But what about people who are living in flood plains of Bihar or drought-prone regions of Rajasthan? Even with the best technology and interventions possible, income from a typical operational holding of a hectare or so would not exceed Rs 50,000 in Udaipur. That makes the per capita income of that region less than Rs 12,000 per year-a sixth of India’s per capita GDP now. This household then is forced to send its breadwinner out.
These masses of migrants who are forced to leave villages simply because there is neither any income opportunity nor any hope left there should be important to all of us. Are they reduced to this state of helplessness due to just collateral damage of the trajectory of economic development we have taken? Or has it been a deliberate if unstated strategy? One may recall that the export-led growth models of the seventies, which countries like Japan, Korea, and Taiwan followed, had these elements — keep food prices high and rural wages low, which will force people to come to urban areas and fight for work even for a pittance.
Reserve army of cheap labor
It meant that you had a reserve army of labor and you could compete in the global market on the back of low labor costs. To complement this, you aggressively push your exports by proactive marketing and state interventions in currency markets etc. China is still following this model, though perhaps with a better-trained labor force.
Has India followed this model since the nineties? Of course, the pro-poor governments with their support base from the self-declared protectors of the poor parties could never say it openly. India sure has sweatshops of all kinds. We are proud of the most prosperous sweat shops that are run in air-conditioned glitzy glass and cement buildings which nurture the hip-hop techies. Since the poor rural brethren cannot enter these, they work in the less conducive settings of dust, noise, and heat in the extreme congestion of the urban hovels in Surat or Delhi.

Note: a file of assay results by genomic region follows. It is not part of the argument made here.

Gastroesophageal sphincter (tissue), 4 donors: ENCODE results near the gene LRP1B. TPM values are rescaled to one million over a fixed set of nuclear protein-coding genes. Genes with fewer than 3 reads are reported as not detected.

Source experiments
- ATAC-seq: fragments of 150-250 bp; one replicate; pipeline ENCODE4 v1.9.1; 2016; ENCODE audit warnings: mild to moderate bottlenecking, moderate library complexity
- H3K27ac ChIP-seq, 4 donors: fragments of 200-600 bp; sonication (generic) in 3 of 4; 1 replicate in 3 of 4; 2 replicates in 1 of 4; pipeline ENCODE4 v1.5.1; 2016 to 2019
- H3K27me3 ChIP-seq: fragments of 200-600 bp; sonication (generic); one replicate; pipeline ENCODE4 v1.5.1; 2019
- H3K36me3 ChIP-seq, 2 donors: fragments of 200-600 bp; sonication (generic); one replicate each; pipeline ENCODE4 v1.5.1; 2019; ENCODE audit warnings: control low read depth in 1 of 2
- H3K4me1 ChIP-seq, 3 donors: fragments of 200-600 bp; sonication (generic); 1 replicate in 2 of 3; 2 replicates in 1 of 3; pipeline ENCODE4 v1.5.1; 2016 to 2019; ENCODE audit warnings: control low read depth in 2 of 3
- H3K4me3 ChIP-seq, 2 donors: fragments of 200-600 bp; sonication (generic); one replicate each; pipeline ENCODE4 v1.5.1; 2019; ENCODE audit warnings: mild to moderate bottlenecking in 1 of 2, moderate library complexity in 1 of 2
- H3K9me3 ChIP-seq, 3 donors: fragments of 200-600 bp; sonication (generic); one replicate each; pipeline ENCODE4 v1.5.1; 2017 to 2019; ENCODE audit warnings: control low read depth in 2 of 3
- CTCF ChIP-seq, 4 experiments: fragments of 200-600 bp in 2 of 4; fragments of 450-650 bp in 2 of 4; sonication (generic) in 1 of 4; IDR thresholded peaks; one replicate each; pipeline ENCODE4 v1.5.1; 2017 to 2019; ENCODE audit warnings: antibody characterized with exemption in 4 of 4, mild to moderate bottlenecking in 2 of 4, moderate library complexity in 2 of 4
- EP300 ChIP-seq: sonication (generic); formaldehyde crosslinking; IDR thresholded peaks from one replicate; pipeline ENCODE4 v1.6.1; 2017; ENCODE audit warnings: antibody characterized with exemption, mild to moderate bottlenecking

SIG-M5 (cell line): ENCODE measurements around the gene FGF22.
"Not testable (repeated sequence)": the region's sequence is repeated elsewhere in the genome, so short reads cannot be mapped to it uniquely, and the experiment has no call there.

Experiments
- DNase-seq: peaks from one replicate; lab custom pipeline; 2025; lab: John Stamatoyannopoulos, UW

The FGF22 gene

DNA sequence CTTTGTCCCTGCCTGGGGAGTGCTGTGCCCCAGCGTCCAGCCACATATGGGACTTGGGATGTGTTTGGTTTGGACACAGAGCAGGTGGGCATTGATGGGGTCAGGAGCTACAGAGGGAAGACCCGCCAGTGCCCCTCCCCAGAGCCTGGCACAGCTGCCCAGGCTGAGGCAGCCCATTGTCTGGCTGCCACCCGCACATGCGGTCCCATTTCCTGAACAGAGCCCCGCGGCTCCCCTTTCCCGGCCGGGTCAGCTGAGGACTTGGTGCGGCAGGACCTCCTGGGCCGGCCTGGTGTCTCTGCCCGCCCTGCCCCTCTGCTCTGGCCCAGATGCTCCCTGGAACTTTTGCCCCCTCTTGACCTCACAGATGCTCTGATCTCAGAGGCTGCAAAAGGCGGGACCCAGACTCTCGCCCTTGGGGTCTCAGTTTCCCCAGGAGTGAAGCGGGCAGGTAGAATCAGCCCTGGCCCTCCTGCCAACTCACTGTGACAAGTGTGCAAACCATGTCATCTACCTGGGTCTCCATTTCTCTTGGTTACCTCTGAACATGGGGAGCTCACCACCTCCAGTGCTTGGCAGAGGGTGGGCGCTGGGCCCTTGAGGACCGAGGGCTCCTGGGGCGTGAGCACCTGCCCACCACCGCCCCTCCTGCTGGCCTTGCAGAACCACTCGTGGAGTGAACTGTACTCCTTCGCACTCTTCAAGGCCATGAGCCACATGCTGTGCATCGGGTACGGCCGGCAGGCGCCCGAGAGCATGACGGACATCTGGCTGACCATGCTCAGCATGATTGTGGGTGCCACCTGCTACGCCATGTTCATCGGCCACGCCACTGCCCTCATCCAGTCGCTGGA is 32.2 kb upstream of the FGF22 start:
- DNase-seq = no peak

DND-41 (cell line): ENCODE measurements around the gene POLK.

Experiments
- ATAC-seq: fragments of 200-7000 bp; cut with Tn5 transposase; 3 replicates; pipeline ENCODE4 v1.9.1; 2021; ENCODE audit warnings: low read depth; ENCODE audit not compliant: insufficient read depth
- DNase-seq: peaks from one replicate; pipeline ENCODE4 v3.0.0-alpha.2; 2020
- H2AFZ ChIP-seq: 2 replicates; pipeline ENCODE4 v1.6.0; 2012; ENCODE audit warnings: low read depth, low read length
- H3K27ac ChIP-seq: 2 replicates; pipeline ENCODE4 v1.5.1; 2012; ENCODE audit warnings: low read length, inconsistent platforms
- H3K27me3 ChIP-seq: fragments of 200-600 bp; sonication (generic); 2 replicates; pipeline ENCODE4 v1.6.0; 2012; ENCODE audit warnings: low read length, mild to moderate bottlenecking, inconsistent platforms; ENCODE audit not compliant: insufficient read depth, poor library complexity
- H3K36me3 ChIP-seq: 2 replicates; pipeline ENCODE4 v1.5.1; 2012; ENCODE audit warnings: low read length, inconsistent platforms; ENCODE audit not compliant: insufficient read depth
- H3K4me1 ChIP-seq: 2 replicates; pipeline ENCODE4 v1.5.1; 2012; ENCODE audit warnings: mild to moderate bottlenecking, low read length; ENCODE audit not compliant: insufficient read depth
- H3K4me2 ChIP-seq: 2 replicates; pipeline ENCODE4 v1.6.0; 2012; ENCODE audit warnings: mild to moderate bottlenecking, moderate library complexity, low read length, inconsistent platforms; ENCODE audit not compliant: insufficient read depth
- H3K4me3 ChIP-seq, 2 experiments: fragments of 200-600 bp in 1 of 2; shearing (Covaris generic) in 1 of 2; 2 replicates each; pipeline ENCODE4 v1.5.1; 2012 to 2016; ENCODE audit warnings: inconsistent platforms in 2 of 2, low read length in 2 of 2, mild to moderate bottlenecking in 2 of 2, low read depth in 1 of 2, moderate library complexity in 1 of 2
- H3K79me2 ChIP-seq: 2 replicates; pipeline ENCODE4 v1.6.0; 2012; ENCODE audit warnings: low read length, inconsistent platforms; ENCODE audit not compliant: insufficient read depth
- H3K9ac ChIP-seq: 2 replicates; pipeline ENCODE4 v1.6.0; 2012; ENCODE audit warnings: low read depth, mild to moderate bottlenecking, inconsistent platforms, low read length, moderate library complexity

To be sure, we do have the semblance of equity on paper in the form of cheap food and the rural jobs guarantee scheme. But if you dare, then please see the reality on the ground in places like Uttar Pradesh, Bihar, and the North East to realize that these policies just do not work. People do not get work when they want. They do not get paid full amounts they deserve. They simply do not get the payment in time. And foodstuffs never reach their ration shops. Thousands of helpless people facing starvation are simply pushed out of their villages to go work in far off places merely to survive. Is the implementation failure of these pro-poor policies merely an accident or a part of the conspiracy of the elite to obtain reserve army of cheap labor?
Hence the question — are our rural brothers victims of collateral damage of the economic development process or of a deliberate though unstated strategy?
Sanjiv Phansalkar is Programme Director at Tata Trusts. He was earlier a faculty member at the Institute of Rural Management Anand (IRMA). Phansalkar is a fellow of the Indian Institute of Management (IIM) Ahmedabad.